2K’s original Bioshock existed in some truly rarefied air, and was one of the most deserving critical and commercial successes in the entire history of videogames. As well as being a ripping first-person action game, it also took a dazzlingly varnished, almost novelistic approach to storytelling. The lost city of Rapture was an instantly engaging world, but the aural sketches of that world – drip-fed to players via some outstandingly well-written and performed audio journals – brought both a human slant and a chilling feasibility.
Well-crafted stories told without the aid of cutscenes are nothing new – Valve’s first Half Life sequel honed one to perfection 6 years ago – but Bioshock’s technique, of releasing story increments sequentially throughout the game (whilst players were busy playing it) was a masterful gratuity for both its chilly, isolated atmosphere, and its ability to covertly engage. In an era in which lethargic and unskippable cinematics continue to reign and bludgeon, it felt, and continues to feel, like the admirable path for this medium to be taking.
Not five minutes into Bioshock 2, and the eagle-eyed will be listening to the game’s second discoverable audio log. In it, a gruff, audibly irate woman berates her husband for his addiction to gene tonics, which be binges on to create the illusion of physical fitness, enabling him to spend the majority of his day indulging in a ferocious addiction to radio drama serials. The clip ends with the woman slyly suggesting that she may, “slip some brain boost into his daily tonic” one day very soon. Not only is this clip a brilliantly conceived mini-masterpiece of sheer atmosphere, it also draws yet another compelling and all-too-plausible picture of how Rapture’s population descended into utter madness in the first place.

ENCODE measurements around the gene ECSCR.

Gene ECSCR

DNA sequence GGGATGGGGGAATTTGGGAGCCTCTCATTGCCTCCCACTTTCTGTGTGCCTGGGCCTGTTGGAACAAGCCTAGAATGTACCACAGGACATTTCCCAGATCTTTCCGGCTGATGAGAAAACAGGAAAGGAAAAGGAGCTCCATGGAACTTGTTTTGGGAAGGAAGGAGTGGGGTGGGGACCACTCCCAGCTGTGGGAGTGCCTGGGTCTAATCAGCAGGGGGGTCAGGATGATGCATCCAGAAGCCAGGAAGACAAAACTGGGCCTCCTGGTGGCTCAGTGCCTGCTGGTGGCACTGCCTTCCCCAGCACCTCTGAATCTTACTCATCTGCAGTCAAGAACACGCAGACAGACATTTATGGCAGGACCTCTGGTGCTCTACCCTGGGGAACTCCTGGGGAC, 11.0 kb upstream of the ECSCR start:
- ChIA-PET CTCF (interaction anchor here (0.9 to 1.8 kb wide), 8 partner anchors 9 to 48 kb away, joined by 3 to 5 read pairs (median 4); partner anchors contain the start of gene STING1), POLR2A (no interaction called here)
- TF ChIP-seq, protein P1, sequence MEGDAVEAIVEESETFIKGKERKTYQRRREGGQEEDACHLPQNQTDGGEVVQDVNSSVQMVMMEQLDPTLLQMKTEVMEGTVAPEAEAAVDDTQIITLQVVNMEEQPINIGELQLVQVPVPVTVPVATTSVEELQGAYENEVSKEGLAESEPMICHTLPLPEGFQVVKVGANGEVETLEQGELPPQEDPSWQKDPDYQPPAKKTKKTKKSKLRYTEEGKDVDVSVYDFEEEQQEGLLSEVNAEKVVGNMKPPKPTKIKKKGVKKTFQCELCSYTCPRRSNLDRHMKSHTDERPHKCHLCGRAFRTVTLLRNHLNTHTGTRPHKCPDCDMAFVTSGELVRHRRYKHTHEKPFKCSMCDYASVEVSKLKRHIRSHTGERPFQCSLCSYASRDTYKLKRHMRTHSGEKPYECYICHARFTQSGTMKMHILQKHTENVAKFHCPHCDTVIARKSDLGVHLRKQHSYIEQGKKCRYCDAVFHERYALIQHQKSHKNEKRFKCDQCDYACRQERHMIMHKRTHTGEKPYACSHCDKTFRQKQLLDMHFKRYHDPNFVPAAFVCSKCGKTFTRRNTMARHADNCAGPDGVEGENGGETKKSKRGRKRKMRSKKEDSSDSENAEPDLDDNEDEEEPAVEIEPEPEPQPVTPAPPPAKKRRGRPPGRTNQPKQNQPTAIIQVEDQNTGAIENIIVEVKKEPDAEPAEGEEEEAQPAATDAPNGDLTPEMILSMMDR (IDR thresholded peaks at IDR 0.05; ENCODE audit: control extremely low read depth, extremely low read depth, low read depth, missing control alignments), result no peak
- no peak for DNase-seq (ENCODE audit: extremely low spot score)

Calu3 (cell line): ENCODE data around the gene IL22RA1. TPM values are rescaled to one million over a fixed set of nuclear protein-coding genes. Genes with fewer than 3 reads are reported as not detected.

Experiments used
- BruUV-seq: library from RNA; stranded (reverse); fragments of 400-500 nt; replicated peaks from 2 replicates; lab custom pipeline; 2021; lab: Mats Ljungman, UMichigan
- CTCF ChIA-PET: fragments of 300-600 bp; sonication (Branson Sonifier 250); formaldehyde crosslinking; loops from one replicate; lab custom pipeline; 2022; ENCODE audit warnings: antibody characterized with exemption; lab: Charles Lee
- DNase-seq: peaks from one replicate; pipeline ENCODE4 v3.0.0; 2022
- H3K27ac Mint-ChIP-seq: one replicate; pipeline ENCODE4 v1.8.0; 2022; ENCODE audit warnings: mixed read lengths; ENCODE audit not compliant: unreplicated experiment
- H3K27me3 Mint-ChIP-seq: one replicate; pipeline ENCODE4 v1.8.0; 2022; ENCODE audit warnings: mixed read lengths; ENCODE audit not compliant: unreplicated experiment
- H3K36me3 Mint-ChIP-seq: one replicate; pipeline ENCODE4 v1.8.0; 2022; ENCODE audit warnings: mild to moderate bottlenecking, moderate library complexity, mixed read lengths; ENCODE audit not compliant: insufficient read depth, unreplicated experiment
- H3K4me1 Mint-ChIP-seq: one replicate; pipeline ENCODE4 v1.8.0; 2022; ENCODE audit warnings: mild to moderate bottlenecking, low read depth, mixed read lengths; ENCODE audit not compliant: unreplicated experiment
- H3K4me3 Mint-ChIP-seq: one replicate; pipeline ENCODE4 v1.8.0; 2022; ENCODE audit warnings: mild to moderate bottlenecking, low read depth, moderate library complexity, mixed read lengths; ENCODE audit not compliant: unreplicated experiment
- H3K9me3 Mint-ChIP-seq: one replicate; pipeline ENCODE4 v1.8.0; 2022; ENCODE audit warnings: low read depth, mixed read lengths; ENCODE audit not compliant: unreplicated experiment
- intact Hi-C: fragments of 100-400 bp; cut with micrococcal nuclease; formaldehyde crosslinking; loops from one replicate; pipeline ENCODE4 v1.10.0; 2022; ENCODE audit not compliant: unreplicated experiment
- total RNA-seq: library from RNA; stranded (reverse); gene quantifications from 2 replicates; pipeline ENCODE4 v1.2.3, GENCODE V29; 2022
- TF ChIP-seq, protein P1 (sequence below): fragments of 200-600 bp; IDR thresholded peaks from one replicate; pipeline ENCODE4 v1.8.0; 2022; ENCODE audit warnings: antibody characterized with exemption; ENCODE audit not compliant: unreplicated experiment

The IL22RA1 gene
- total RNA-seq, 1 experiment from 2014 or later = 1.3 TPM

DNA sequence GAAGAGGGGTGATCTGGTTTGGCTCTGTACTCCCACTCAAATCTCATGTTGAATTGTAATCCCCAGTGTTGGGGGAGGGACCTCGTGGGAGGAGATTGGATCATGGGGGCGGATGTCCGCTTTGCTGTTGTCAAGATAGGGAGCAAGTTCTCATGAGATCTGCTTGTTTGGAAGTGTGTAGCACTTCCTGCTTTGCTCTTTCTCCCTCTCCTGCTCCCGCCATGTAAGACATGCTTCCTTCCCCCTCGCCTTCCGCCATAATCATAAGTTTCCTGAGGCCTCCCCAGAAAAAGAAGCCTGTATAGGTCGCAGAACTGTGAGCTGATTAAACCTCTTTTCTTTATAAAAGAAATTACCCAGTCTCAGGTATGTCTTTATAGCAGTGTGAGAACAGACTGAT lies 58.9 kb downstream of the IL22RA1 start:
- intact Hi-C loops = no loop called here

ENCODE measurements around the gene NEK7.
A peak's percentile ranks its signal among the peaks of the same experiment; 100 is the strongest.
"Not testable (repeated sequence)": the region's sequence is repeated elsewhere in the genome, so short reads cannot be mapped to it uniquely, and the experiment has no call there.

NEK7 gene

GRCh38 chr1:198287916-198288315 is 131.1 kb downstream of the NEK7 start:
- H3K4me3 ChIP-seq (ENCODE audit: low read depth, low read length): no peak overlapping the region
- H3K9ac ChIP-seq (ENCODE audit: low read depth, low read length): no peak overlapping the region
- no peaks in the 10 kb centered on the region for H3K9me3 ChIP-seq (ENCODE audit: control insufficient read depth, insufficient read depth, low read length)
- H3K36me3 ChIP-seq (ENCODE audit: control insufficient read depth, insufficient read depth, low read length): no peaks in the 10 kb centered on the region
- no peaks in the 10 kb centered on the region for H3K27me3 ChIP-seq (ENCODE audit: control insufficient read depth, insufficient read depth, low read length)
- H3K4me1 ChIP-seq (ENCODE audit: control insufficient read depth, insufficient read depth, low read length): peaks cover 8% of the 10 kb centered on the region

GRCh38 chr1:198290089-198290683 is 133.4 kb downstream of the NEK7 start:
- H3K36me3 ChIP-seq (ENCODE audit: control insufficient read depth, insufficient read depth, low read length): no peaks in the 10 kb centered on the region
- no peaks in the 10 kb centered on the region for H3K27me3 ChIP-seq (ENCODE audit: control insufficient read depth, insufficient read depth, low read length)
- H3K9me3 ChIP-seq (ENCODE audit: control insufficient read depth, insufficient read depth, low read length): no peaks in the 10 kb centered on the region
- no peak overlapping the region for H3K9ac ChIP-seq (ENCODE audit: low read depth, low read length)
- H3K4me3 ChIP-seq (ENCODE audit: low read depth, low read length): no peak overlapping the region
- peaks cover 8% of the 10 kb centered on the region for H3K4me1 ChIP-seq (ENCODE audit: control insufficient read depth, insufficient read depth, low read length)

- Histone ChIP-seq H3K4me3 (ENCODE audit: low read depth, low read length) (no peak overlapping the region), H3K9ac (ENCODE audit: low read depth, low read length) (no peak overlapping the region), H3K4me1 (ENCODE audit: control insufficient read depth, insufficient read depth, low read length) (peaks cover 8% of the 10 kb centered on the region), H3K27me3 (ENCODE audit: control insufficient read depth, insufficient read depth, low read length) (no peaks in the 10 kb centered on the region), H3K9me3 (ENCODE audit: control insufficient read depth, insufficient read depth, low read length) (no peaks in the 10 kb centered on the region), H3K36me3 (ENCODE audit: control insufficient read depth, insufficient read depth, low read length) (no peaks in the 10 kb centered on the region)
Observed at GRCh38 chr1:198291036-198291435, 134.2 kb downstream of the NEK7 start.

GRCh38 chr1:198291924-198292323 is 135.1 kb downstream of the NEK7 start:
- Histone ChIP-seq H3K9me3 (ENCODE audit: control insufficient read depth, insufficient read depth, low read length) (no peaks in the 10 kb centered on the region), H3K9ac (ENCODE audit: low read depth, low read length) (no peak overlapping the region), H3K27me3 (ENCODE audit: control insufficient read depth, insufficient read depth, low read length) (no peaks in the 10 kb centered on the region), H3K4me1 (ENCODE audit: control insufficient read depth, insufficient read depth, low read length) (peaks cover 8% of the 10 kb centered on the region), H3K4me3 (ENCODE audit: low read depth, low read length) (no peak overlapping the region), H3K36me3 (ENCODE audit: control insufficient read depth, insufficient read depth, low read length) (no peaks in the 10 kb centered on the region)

So once again, by infusing its story with an almost kitchen-sink degree of detail, it becomes very easy to obsess over the details, and inhabitants, of Rapture. But discussing Bioshock 2 in any real detail involves the disclosure of some pretty damaging plot AND gameplay spoilers, because the sequel has some pretty bold and playful moves up it’s sleeve that every gamer should really experience first hand.
Bioshock 2 is the perfect epitome of what a sequel should be, giving fans access to the world of Rapture once again, but toying with enough elements to completely differentiate it from its predecessor at the same time. The original game’s core appeal was always very difficult to summarise, but the constant need to use strategy – largely thanks to the hefty number of weapons, each with its own shrewdly fluctuating level of ammunition – was a sizable factor. That aspect is heightened here, as plasmids and weapons can be brandished at the same time, minimising combat downtime in the heat of battle.
The only other notable changes constitute a couple of crowd-pleasing refinements. The original’s hacking mini-game has been simplified, never getting a chance to become a chore in the same way that the original did. And most pleasingly, in this sequel you’ll never once be welcomed into the circus of value.
There is also a new online multiplayer component. Fans initially feared the worst, but it has turned out to be a seriously nifty and enjoyable romp that, with mucho DLC mooted, looks like something that’ll be played for quite some time to come. With the truly daunting number of established multiplayer FPS contenders that exist in the world at this moment, those really aren’t small potatoes.
However, although you’ll stay for the multiplayer, everyone comes for the single, and what a time you will have. There aren’t any two ways about it – this is a seriously superior sequel. For gamers who love nothing more than to simply get lost in a world of pure imagination, then Rapture still has no significant competition.
Watch the Bioshock 2 trailer here…
Bioshock 2: Rapture Edition is a UK exclusive only available at zavvi.com and includes the game and a hardcover book “Deco Devolution – The Art of Bioshock 2”.